The return of Josh James - as founder reclaims CEO seat, what's next for Domo?

Stuart Lauchlan Profile picture for user slauchlan March 7, 2023
He's back! Domo founder Josh James has returned to the CEO role at a time when the macro-economic climate is making life tougher for enterprise software firms.

Josh James

Josh James is back as CEO of Domo, just short of a year after stepping down from the top spot at the  analytics firm he founded back in 2010. He had handed over the role to the firm’s former Chief Strategy Director John Mellor last March. No reason was given for Mellor departing, other than for him to say: 

When I became CEO, my focus was to drive ongoing innovation for customers and further drive a disciplined go-to-market strategy. One year later, we have optimized our business to tighter internal alignment and advanced our strategy for growth, all while striving to build and promote a culture of inclusivity at the highest level…After being a steward of the company for the last year and help me put the company in a better place, I feel like it's a good time for Josh to run this. 

As for James himself, he stated: 

 I love Domo. I know this business, and I'm excited to hit the ground running.

It was a day of changes at the firm with a number of new executive appointments, including David Jolly as CFO who succeeds Bruce Belt, and Jeff Skousen as Chief Revenue Officer, who takes over from Brit Ian Tickle, with James commenting that he feels it’s important that the latter role is held by someone in the US. 

The changes were announced in tandem with Domo’s latest quarterly earnings. For Q4, the firm turned in a net loss of $19.8 million, down from a loss of $33.2 million for the comparable year ago quarter, while revenue was up 14% year-on-year to $79.5 million. For the full year, a net loss of $105.6 million was up on last year’s loss of $102.1 million, while revenue for the year was up 20% to $308.6 million. 


The returning CEO pointed to the by now familiar commentary from enterprise software firms about the impact of the macro-economic environment:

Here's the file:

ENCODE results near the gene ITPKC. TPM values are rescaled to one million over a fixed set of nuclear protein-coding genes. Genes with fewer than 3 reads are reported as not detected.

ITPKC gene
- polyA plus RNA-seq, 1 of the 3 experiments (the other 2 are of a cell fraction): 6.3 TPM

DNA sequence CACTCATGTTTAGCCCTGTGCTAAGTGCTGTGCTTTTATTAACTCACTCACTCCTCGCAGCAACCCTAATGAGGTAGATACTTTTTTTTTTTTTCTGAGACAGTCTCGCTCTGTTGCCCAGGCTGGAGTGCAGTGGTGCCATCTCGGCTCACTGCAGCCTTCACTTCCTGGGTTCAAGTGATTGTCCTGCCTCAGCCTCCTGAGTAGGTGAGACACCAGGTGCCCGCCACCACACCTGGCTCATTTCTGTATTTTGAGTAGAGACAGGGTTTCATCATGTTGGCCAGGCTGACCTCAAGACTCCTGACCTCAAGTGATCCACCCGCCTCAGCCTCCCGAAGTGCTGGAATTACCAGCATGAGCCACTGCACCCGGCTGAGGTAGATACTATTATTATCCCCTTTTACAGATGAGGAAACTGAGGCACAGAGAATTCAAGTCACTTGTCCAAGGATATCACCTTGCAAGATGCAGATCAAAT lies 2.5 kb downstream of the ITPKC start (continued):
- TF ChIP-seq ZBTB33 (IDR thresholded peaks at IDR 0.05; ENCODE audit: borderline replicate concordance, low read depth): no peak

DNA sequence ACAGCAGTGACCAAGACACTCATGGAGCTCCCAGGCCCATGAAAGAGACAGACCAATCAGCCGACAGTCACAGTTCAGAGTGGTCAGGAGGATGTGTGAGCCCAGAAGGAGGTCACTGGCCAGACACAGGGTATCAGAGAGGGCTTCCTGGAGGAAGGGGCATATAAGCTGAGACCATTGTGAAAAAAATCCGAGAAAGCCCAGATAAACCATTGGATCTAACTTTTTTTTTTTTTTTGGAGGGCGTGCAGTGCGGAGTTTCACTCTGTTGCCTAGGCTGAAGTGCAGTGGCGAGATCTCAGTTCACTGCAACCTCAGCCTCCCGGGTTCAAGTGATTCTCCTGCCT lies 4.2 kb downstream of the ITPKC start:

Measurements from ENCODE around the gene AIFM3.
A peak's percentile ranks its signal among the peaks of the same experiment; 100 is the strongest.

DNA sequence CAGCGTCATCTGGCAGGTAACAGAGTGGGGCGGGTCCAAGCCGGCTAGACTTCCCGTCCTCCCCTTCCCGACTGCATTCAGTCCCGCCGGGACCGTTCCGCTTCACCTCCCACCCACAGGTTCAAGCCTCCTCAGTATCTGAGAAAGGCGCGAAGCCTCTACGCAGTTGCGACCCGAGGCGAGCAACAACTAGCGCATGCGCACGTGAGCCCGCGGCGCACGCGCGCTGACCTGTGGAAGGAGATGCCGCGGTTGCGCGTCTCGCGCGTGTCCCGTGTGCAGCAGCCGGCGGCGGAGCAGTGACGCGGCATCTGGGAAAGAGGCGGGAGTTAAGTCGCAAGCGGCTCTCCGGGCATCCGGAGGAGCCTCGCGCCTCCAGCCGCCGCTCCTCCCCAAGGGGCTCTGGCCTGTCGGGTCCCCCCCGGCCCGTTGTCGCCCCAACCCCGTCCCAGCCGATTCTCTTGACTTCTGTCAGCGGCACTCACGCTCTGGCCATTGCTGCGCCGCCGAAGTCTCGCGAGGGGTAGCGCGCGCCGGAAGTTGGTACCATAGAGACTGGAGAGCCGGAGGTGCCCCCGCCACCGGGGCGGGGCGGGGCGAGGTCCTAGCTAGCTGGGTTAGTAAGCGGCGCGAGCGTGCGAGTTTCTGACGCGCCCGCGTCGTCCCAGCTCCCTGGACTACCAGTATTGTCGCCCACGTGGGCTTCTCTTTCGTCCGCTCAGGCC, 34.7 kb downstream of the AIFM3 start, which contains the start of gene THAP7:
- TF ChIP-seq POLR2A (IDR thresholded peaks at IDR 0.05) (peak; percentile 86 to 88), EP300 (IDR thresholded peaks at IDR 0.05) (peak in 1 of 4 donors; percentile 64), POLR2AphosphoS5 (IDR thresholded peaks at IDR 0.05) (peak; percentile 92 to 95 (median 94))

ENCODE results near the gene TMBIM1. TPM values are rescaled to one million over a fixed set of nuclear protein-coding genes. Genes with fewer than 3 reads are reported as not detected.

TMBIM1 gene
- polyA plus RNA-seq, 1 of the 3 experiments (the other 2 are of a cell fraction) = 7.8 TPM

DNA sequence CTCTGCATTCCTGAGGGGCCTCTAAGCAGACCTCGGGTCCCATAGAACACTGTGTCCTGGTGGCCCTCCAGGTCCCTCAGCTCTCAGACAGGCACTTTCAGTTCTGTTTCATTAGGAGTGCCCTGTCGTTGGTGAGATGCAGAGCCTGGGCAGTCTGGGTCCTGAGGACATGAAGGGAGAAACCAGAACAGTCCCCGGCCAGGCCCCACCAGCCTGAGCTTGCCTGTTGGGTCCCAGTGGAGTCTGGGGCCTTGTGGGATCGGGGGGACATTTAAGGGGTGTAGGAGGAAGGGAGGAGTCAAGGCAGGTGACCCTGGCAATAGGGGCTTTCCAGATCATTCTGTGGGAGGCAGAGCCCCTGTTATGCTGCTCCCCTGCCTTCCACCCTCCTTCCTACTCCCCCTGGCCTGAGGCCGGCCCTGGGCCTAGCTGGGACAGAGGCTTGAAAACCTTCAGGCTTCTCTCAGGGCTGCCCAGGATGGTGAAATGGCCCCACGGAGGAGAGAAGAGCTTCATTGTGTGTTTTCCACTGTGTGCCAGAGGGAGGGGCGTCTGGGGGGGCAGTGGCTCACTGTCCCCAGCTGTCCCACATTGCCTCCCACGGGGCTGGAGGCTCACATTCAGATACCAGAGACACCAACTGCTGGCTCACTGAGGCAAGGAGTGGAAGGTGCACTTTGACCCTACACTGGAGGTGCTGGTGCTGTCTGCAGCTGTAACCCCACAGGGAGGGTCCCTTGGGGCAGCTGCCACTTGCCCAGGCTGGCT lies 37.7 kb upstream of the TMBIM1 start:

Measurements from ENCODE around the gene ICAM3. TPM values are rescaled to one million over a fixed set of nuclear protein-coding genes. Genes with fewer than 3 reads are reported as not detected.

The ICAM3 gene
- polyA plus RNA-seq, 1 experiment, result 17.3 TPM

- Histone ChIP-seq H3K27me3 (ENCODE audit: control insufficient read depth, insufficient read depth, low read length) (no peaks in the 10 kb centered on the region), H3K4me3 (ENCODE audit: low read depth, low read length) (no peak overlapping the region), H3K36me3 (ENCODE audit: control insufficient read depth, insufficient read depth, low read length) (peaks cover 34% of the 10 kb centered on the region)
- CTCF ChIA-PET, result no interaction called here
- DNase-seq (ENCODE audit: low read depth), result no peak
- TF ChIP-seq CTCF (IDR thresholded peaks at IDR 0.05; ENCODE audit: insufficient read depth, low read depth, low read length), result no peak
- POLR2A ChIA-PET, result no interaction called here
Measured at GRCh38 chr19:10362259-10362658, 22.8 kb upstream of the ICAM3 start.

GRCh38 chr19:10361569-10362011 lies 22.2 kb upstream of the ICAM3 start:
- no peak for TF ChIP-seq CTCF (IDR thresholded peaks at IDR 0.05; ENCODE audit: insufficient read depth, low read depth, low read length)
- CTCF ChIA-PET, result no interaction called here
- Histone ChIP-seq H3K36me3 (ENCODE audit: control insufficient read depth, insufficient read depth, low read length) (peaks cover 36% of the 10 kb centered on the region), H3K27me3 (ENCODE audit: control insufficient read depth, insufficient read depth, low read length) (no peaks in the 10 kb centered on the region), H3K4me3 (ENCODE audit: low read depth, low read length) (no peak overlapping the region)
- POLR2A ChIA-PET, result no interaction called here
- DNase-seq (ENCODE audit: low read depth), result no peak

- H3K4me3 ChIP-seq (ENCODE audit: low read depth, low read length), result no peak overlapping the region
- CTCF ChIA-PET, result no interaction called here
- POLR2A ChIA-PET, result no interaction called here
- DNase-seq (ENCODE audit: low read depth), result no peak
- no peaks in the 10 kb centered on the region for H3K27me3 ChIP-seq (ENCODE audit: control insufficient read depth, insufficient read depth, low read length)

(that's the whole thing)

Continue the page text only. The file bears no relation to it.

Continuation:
It's no secret that the macro has added complexity to the software sales process for tech companies in general, elongating deal cycles, increasing deal scrutiny and responding to end customer challenges. Like others, we saw that as well in Q4.

But, he argued, the company is well-positioned for the coming fiscal ’24: 

As companies have become more conservative with spending, they must do more with what they have. And in many cases, they must do more with less. Our sales teams are hearing this from many customers and prospects. As we move into our fiscal year 2024 and beyond, I believe businesses will want to continue to prove rapid ROI as they make decisions, and this is where digital transformation comes in. The industry has been talking about digital transformation for more than 20 years.

I've seen this firsthand. However, digital transformation won't fulfill its promise until people are using data in ways that they don't even have to think of as BI. Since Domo was founded more than 10 years ago, our vision has been to put data to work for people across entire organizations to transform the way businesses are managed. In the early days, that looked like BI, analytics and dashboards. But traditional BI is not going to solve the adoption challenge that exists inside organizations. If we have to teach store managers or truck drivers, how to be data analysts, well, then we have failed. 

He added: 

The future is to deliver new data experiences that work the way people do…These will be human first experiences that deliver personalized insights and put those insights in the context of the job that person is doing, then connect those insights to other internal systems, so it's not just passive consumption of data.